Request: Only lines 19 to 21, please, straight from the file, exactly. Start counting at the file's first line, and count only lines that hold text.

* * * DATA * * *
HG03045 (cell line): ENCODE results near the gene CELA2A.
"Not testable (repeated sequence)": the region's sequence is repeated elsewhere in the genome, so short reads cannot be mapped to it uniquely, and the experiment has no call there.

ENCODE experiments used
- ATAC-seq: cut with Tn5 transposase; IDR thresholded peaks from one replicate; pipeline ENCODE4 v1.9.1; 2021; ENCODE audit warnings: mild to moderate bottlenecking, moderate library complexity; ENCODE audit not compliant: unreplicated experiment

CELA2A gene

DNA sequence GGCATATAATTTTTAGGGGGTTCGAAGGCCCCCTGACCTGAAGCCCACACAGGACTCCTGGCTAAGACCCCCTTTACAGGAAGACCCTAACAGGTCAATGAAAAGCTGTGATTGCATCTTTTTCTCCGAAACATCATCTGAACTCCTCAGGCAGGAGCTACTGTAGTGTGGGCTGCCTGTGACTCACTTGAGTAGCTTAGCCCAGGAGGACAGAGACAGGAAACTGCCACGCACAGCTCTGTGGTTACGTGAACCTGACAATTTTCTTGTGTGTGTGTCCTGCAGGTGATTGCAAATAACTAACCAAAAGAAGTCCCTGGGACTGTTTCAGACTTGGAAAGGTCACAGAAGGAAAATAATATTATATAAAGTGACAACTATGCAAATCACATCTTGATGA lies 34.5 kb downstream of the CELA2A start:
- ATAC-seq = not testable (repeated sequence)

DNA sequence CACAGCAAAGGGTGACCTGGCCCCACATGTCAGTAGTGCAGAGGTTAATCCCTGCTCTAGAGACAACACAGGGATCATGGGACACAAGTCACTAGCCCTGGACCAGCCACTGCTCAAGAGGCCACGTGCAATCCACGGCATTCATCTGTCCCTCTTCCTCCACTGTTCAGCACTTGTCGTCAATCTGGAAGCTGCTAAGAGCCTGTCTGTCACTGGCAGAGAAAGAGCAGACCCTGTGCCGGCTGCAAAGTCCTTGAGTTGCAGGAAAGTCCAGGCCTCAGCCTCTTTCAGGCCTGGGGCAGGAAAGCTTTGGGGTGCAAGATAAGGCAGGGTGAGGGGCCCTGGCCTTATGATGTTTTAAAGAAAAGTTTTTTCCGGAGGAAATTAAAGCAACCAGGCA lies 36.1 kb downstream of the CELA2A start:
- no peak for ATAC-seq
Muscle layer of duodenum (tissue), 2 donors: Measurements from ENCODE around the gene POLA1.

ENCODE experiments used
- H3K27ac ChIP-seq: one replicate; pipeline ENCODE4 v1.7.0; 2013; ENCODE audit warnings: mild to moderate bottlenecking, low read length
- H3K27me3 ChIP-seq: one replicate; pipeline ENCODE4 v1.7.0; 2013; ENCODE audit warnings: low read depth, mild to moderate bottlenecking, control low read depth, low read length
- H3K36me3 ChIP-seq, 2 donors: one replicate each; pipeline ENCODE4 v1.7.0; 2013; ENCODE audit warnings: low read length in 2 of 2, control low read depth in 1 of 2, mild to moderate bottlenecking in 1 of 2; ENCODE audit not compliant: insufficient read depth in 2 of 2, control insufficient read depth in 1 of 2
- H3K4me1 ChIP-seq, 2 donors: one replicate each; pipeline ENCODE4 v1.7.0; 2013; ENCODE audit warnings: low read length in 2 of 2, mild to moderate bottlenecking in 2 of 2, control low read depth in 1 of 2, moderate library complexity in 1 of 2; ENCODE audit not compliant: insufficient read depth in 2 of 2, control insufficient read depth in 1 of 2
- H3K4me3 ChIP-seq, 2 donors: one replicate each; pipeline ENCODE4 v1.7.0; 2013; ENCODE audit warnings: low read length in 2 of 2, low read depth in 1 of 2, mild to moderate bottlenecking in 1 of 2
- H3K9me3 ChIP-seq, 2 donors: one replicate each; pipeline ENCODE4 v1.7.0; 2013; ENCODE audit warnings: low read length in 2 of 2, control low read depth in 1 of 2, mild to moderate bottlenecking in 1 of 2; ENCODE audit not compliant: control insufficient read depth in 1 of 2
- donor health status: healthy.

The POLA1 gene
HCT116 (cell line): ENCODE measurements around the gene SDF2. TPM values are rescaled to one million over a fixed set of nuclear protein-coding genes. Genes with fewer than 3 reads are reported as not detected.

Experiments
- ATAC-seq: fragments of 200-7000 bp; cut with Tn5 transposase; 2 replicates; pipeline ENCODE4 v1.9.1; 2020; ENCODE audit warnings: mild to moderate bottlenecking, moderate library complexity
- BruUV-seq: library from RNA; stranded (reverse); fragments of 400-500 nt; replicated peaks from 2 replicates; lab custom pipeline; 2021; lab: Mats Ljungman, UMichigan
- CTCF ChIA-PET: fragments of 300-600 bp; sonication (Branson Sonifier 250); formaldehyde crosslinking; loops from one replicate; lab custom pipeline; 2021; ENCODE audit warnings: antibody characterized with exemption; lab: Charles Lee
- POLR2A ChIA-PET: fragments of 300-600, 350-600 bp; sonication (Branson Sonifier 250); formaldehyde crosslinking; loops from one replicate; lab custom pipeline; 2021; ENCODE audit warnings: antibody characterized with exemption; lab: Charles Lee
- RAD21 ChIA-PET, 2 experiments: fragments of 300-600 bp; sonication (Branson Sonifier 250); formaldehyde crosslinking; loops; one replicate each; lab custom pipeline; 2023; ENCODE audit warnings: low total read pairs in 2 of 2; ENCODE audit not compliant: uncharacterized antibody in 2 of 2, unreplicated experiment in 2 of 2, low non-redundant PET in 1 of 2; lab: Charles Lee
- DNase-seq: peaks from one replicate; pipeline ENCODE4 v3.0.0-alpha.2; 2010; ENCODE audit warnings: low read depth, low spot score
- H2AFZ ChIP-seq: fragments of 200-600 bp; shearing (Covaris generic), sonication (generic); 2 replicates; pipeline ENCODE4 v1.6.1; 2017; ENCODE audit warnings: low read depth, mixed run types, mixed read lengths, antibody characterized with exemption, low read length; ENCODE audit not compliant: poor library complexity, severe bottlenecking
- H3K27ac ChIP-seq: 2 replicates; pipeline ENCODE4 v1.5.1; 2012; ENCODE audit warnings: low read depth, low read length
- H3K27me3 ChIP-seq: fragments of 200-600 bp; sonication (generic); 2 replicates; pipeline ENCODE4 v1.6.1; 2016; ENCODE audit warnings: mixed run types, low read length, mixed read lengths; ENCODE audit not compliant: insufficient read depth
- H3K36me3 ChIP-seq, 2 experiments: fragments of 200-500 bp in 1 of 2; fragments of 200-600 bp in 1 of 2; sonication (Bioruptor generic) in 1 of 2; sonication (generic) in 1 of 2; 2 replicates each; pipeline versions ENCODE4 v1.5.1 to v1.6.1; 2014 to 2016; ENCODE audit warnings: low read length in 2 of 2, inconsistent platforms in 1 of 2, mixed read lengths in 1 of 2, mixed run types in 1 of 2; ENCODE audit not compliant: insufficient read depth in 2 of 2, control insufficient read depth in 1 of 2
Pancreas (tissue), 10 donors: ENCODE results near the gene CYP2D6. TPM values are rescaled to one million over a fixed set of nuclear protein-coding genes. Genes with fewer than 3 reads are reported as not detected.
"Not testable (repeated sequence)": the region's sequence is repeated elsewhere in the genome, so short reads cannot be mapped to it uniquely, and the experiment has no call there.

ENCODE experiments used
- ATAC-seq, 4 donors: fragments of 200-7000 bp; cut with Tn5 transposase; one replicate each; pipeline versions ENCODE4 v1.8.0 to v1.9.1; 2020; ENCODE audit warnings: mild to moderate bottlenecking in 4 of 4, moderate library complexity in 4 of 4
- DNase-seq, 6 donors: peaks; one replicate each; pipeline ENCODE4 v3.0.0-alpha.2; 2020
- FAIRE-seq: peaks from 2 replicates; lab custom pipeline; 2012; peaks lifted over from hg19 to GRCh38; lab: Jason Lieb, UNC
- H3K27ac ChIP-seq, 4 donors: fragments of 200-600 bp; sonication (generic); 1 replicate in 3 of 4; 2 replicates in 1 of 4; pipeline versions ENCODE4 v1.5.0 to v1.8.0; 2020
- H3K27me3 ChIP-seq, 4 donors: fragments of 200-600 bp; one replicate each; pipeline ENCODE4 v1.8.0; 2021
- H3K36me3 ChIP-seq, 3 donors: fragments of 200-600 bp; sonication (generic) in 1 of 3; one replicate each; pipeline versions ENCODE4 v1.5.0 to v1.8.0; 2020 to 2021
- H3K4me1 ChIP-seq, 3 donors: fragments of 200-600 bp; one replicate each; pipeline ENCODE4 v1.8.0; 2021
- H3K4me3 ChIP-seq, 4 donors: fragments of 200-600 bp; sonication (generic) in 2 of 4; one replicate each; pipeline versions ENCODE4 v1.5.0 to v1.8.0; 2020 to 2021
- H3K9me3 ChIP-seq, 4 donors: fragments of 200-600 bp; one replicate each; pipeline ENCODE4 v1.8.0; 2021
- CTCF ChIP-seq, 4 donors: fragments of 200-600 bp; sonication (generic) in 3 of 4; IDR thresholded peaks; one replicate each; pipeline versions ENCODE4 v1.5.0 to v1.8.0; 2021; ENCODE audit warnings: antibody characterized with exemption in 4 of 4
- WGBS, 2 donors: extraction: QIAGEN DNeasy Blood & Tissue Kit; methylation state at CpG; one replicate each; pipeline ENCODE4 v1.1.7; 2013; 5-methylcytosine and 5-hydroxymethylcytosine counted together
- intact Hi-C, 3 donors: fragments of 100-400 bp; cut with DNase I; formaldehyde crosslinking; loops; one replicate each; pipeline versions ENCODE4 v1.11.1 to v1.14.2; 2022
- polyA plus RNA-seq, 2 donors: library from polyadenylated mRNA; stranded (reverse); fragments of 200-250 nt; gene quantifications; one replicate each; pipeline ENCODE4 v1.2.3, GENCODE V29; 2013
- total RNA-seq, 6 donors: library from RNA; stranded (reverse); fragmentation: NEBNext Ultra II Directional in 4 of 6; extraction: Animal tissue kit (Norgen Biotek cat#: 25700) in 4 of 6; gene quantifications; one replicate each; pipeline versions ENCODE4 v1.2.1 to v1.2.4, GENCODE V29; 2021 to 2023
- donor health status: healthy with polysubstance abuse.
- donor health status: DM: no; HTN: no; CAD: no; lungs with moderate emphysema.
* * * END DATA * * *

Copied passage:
The POLA1 gene
HCT116 (cell line): ENCODE measurements around the gene SDF2. TPM values are rescaled to one million over a fixed set of nuclear protein-coding genes. Genes with fewer than 3 reads are reported as not detected.

Experiments